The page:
Will communalism eventually derail the Modi roller coaster?
A Hindu chauvinist bent on dividing the country over religious lines … A capable Chief Minister who transformed Gujarat with an impressive focus on development ... A people’s Prime Minister who took on much needed initiatives such as Swachh Bharat (“Clean India”) and “Toilets before Temples” ... A bold executive who took courageous steps such as demonetization to clean out corruption (or, depending on who you talk to), a grandiose authoritarian who pushed the recklessly executed demonetization experiment that massively disrupted the lives of common Indians … A so-called business-focused PM who crashed India’s economy … A religious ideologue who strong-armed the revocation of Kashmir’s semi-autonomous status and gratuitously introduced the Citizenship Amendment Act to consolidate his Hindu base.
The Modi roller coaster has been, at times, an exhilarating ride; lately though, it’s gone into a frightening free fall, weighed down by his increasingly insidious communal designs.
Any objective commentator who has followed Modi over the span of his political career is bound to have had a roller coaster of opinions of this shapeshifter politician. In 2002, I was a harsh critic of him, deeply disturbed about his role as Chief Minister in the communal riots that killed over 1,000 people, mostly Muslims. Yet, in 2014, to my utter disbelief, I found myself practically endorsing him for Prime Minister. Why the dramatic about turn?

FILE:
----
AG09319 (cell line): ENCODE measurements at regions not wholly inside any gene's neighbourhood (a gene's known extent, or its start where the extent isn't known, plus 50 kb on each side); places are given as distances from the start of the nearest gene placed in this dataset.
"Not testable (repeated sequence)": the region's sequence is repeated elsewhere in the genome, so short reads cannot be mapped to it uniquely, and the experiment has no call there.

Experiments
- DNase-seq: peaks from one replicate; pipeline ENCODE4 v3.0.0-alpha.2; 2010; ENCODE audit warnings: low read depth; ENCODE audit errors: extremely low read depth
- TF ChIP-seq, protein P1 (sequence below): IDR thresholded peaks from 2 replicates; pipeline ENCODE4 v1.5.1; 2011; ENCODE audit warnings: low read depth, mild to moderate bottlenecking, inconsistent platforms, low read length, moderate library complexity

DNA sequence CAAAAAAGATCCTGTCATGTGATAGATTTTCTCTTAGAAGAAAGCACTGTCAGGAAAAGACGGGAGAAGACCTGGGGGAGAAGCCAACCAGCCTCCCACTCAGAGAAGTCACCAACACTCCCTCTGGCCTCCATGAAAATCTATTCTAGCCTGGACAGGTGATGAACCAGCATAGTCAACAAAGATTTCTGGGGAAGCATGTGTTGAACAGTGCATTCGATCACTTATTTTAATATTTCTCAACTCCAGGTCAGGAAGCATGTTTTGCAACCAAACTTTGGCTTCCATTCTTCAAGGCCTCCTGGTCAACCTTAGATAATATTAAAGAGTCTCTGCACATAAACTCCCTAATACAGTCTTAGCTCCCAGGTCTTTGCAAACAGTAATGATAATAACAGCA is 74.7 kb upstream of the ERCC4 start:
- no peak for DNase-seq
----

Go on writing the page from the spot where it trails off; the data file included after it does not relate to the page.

Modi was subsequently tried for his role in the 2002 riots, and none other than the Supreme Court of India exonerated him. I, like many others, were neither convinced about his innocence, nor happy about the verdict. The consensus of scores of independent investigative reporters as well as dozens of human rights watchdog groups—domestic and international—was unequivocal: Modi was guilty at least of crimes of omission, if not commission, that allowed rioters a free hand while police stood by doing too little too late.
But in a civic society one must ultimately abide by its august institutions such as the Supreme Court, despite one’s personal reservations.
Moreover, in the span of the 12 years since the 2002 riots, a lot had changed about Modi. While his personal credentials as a Hindu nationalist were never in doubt, his public persona had morphed from being a communal politician to becoming a development rainmaker who transformed Gujarat as its CM. As a Gujarati myself, I have had numerous conversations with friends and relatives in Gujarat who attested to how he made utilities such as power and water more abundant and stable, and how he incessantly courted corporations and multinationals to invest in the state, causing a drastic improvement in its economy.